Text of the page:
Walter Hopps discovers Joseph Cornell

The artist William Copley opened a gallery in Beverly Hills in September, 1949, with the idea of introducing Surrealism to Los Angeles. Walter Hopps describes the gallery as a small bungalow with temporary interior walls made of ill-fitted wooden planks, so you could see through the gaps.

“I was fifteen and still too young to drive when I first discovered the gallery, but I had a friend take me there for the Joseph Cornell show. I didn’t know Copley, and I’d never heard of Cornell, but the show was just magical. I’d never seen art that resembled that – I didn’t know about Andre Breton’s constructions or that extraordinary Miro piece with a parrot in it. I don’t remember there being any Cornell parrot boxes in that show, but there were other boxes, and little sand fountains, and two different versions of Paolo and Francesca. These things were like poetry to me, visual poems. Not one of them sold. I think Bill bought them all for himself in the end, because they were so cheap. I started searching around for more of Cornell’s work in books, but I didn’t know what books to look at. I could have found it in Alfred Barr’s great Dada, Surrealism and Fantastic Art, but I hadn’t heard of that yet. I could have found it in a catalogue from the Wadsworth Atheneum, where Chick Austin first included Cornell in a museum show, but I certainly didn’t know that. Eventually, I found a special issue of View magazine that was devoted to Cornell; that was the first real piece of writing about him.”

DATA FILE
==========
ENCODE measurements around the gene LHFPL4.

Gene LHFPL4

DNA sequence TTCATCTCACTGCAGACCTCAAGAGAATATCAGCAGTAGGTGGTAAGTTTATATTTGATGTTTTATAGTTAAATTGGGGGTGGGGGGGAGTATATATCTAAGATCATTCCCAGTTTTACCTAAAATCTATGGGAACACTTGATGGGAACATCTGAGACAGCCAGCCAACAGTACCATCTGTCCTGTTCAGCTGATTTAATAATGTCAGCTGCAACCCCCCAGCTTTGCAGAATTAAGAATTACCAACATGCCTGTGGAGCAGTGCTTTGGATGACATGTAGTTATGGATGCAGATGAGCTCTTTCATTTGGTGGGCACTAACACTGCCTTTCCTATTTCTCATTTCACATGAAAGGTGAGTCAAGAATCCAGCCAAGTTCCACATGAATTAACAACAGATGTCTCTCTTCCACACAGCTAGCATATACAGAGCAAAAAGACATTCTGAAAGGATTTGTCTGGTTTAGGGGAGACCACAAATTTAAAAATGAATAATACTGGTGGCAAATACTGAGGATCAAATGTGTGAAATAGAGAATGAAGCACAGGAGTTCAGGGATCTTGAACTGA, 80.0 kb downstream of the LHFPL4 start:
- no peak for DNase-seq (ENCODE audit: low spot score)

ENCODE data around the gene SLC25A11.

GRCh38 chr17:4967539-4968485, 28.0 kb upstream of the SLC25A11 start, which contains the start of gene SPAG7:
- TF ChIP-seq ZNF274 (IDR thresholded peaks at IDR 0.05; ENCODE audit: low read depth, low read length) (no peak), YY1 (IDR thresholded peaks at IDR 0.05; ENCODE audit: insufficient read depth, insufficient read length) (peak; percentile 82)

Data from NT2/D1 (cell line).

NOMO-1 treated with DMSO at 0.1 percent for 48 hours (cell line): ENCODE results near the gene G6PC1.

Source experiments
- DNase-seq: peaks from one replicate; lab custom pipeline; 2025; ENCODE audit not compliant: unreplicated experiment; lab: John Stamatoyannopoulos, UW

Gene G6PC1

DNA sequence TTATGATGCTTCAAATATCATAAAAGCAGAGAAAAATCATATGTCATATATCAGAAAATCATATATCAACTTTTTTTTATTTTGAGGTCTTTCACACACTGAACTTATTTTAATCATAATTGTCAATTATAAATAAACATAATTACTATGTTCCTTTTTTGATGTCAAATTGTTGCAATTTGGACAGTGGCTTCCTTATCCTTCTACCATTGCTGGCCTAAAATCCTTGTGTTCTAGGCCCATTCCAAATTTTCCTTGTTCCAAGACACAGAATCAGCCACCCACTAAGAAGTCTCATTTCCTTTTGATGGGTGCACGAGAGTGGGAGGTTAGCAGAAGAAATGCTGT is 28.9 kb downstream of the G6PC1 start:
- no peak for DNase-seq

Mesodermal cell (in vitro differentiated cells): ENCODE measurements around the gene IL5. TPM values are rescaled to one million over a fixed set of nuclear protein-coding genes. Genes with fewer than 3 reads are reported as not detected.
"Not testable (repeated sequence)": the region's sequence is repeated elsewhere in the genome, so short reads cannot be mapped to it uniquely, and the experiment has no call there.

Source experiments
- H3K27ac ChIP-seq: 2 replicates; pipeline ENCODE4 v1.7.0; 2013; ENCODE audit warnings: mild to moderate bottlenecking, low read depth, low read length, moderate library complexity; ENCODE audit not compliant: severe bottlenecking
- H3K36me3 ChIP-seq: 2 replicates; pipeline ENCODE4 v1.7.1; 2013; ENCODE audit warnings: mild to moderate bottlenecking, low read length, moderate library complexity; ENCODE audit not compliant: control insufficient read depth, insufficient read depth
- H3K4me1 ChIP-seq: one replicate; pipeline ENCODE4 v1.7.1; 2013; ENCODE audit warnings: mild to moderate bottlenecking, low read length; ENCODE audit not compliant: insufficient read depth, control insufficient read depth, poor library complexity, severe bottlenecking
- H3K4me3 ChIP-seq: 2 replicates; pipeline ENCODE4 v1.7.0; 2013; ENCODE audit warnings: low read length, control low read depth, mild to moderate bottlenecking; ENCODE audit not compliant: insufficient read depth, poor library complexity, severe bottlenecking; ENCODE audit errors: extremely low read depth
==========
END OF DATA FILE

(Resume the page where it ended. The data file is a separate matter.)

The Dream Colony: A Life in Art, Walter Hopps, edited by Deborah Treisman from
interviews with Anne Doran (New York: Bloomsbury USA, 2017), 27.